Rating: (5 out of 5)
A young woman with a dangerous power she barely understands. A smuggler with secrets of his own. A country torn between a merciless colonial army, a terrifying tyrant, and a feared rebel leader. In this first book in a new trilogy, Heidi Heilig creates a world inspired by Asian cultures and French colonialism.
Jetta’s family is famed as the most talented troupe of shadow players in the land. With Jetta behind the scrim, their puppets seem to move without string or stick a trade secret, they say. In truth, Jetta can see the souls of the recently departed and bind them to the puppets with her blood.
But the old ways are forbidden ever since the colonial army conquered their country, so Jetta must never show never tell. Her skill and fame are her family’s way to earn a spot aboard the royal ship to Aquitan, where shadow plays are the latest rage, and where rumor has it the Mad King has a spring that cures his ills. Because seeing spirits is not the only thing that plagues Jetta. But as rebellion seethes and as Jetta meets a young smuggler, she will face truths and decisions that she never imagined—and safety will never seem so far away. — Goodreads
For content notes, please see the author’s note on Goodreads.
Earlier this year, I read and loved The Girl From Everywhere by Heidi Heilig, and I knew from the moment that I picked up For a Muse of Fire that it would be another five-star read. Set in an alternate universe 1874, it combines an ambience of historical fiction with fascinating magic elements. It takes place in South East Asian inspired Chakrana, a country occupied by French inspired Aquitan, and the author explores issues of colonialism through a Chakran lense.
I love Heidi Heilig’s writing. It completely draws me into the world she’s creating on the page. For a Muse of Fire combines different ways of story-telling: chapters from the main character Jetta’s point of view are interspersed with theater scenes in an homage to Jetta’s family tradition of performing shadow plays, as well as letters, telegrams, songs, and folklore. This probably isn’t for everyone, but to me, it felt like the perfect way to tell this story.
Jetta is a wonderful main character. Her magic was so cool and breath-taking, though in the course of the book she also discovers a darker and scarier side to her powers. Learning that she might not be who she has always thought she was leads her on a journey of self-discovery. She questions her existence and where she belongs, and the exploration of the meaning of family was beautiful and heart-wrenching.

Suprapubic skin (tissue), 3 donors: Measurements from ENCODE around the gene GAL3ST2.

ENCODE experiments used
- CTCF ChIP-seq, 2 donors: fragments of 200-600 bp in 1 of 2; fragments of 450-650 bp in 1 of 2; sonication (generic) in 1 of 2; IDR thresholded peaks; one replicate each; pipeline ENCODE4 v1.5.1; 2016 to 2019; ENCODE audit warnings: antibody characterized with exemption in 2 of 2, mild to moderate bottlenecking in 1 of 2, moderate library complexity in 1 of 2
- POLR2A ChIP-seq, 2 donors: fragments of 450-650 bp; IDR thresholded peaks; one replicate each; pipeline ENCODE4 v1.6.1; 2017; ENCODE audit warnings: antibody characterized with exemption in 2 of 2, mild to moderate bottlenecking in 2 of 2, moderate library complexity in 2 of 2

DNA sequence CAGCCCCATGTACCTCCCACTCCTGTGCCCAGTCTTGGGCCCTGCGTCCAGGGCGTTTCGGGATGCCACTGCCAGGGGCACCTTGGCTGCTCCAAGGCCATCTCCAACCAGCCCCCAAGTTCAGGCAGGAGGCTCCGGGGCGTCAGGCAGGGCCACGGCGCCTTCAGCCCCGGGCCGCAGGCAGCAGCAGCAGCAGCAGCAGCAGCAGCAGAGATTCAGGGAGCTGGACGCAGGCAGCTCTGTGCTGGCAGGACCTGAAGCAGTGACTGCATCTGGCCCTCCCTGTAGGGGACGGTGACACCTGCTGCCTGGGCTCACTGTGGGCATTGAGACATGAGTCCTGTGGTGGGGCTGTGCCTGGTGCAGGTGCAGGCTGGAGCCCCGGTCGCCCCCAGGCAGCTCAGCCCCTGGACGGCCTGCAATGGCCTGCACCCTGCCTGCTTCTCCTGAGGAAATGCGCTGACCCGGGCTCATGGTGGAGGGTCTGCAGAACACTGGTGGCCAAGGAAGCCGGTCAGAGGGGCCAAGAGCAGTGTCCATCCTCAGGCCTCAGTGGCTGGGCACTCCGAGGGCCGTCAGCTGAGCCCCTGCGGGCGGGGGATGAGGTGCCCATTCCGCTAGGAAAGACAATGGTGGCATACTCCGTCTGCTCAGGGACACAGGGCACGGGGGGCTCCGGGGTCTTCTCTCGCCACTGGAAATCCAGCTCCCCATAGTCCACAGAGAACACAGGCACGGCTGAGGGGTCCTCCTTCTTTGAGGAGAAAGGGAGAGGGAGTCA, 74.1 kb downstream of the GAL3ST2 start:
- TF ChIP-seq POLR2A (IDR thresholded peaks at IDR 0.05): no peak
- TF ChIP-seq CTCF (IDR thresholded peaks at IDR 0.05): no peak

“Blood may matter to the spirits. But what we share is even better.”
The words come slowly. “And what is that?”
“We share history,” he says. “We share tradition. We share years and memories and everything that makes a family.”
“But not blood.”
“What is blood?” he says with a gentle smile. “We share a heart.”
Shh. I’m not crying, you are.
But there’s more! For a Muse of Fire has by far the best and most honest mental illness rep I have ever seen in fantasy. Like the author, Jetta has bipolar disorder. She longs to go to Aquitan to bathe in the healing springs and cure herself of her “malheur.” Even though Jetta is desperate for a cure, Heilig avoids the usual trappings of the ableist “miraculous cure” trope. Instead, she shows the value in accepting your illness, but also the legitimacy of seeking a way to mitigate its effects. Through the course of the book, Jetta struggles both with the symptoms of the illness itself and the way people perceive her because of it.
“Les Chanceux is supposed to cure madness.”
The word is sibilant—a hiss in the dark. I swallow. “That’s what they say.”
There is a long silence. He cocks his head and glances at me. “Are you sick, Jetta?”
I open my mouth to give an answer—a single word. It should be simple, easy, but it sticks in my throat.
I also want to say that Heidi Heilig is the only author allowed to write F/M romance from now on. I’m sorry, but those are the rules. Not only does she have a knack for writing compelling relationships, but considering that F/M romance between Asian (inspired) characters has not been allowed to be explored as freely as white F/M romance, we have to allow space for that to continue to happen. The love story between Jetta and Leo was very sweet, even though their path was littered with obstacles of obligation, betrayal, and existential dread. Every time they found their way back to each other, my heart jumped happily in my chest. Plus, there’s some delightful background WLW rep.
For a Muse of Fire was exactly as stunning and entrancing a read as I was hoping it would be, and the sequel, slated for publication in October 2019, cannot get here soon enough.
Have you read For a Muse of Fire? What did you think? Let’s chat in the comments below!